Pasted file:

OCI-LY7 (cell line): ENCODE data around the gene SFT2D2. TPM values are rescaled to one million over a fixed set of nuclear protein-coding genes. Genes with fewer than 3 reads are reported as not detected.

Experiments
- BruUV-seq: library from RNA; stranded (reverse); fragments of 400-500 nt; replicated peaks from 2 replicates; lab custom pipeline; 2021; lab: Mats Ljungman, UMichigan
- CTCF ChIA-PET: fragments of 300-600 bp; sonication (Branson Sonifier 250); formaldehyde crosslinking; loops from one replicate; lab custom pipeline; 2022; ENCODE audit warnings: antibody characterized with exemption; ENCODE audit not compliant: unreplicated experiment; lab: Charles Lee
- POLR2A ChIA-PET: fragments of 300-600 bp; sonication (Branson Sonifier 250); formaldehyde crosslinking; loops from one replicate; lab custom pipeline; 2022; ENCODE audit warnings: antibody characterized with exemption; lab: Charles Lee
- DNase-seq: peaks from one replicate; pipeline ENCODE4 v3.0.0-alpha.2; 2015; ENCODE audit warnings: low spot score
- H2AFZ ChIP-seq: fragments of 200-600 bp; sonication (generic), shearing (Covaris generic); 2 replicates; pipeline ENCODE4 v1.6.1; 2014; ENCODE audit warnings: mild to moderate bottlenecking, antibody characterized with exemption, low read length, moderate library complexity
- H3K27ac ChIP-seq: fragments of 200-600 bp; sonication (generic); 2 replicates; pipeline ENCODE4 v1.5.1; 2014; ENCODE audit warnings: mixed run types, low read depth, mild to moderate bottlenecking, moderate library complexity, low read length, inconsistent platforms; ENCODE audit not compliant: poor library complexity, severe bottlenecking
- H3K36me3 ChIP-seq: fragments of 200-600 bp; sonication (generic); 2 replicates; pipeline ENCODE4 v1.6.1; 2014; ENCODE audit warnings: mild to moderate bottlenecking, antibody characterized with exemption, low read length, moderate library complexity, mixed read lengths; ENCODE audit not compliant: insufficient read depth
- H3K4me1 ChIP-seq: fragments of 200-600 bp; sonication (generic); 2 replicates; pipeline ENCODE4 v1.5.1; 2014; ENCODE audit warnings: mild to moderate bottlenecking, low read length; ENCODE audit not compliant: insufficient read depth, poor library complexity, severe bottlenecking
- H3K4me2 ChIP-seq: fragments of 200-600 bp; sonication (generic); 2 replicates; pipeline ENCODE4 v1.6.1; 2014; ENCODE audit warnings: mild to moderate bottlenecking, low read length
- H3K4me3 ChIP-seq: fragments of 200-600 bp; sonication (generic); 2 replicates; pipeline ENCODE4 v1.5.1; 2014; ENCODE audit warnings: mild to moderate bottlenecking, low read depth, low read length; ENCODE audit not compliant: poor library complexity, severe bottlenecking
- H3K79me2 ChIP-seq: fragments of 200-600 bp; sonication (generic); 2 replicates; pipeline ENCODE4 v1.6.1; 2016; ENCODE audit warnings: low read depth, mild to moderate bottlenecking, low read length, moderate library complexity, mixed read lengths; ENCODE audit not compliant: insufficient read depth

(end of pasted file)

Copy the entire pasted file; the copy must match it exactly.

OCI-LY7 (cell line): ENCODE data around the gene SFT2D2. TPM values are rescaled to one million over a fixed set of nuclear protein-coding genes. Genes with fewer than 3 reads are reported as not detected.

Experiments
- BruUV-seq: library from RNA; stranded (reverse); fragments of 400-500 nt; replicated peaks from 2 replicates; lab custom pipeline; 2021; lab: Mats Ljungman, UMichigan
- CTCF ChIA-PET: fragments of 300-600 bp; sonication (Branson Sonifier 250); formaldehyde crosslinking; loops from one replicate; lab custom pipeline; 2022; ENCODE audit warnings: antibody characterized with exemption; ENCODE audit not compliant: unreplicated experiment; lab: Charles Lee
- POLR2A ChIA-PET: fragments of 300-600 bp; sonication (Branson Sonifier 250); formaldehyde crosslinking; loops from one replicate; lab custom pipeline; 2022; ENCODE audit warnings: antibody characterized with exemption; lab: Charles Lee
- DNase-seq: peaks from one replicate; pipeline ENCODE4 v3.0.0-alpha.2; 2015; ENCODE audit warnings: low spot score
- H2AFZ ChIP-seq: fragments of 200-600 bp; sonication (generic), shearing (Covaris generic); 2 replicates; pipeline ENCODE4 v1.6.1; 2014; ENCODE audit warnings: mild to moderate bottlenecking, antibody characterized with exemption, low read length, moderate library complexity
- H3K27ac ChIP-seq: fragments of 200-600 bp; sonication (generic); 2 replicates; pipeline ENCODE4 v1.5.1; 2014; ENCODE audit warnings: mixed run types, low read depth, mild to moderate bottlenecking, moderate library complexity, low read length, inconsistent platforms; ENCODE audit not compliant: poor library complexity, severe bottlenecking
- H3K36me3 ChIP-seq: fragments of 200-600 bp; sonication (generic); 2 replicates; pipeline ENCODE4 v1.6.1; 2014; ENCODE audit warnings: mild to moderate bottlenecking, antibody characterized with exemption, low read length, moderate library complexity, mixed read lengths; ENCODE audit not compliant: insufficient read depth
- H3K4me1 ChIP-seq: fragments of 200-600 bp; sonication (generic); 2 replicates; pipeline ENCODE4 v1.5.1; 2014; ENCODE audit warnings: mild to moderate bottlenecking, low read length; ENCODE audit not compliant: insufficient read depth, poor library complexity, severe bottlenecking
- H3K4me2 ChIP-seq: fragments of 200-600 bp; sonication (generic); 2 replicates; pipeline ENCODE4 v1.6.1; 2014; ENCODE audit warnings: mild to moderate bottlenecking, low read length
- H3K4me3 ChIP-seq: fragments of 200-600 bp; sonication (generic); 2 replicates; pipeline ENCODE4 v1.5.1; 2014; ENCODE audit warnings: mild to moderate bottlenecking, low read depth, low read length; ENCODE audit not compliant: poor library complexity, severe bottlenecking
- H3K79me2 ChIP-seq: fragments of 200-600 bp; sonication (generic); 2 replicates; pipeline ENCODE4 v1.6.1; 2016; ENCODE audit warnings: low read depth, mild to moderate bottlenecking, low read length, moderate library complexity, mixed read lengths; ENCODE audit not compliant: insufficient read depth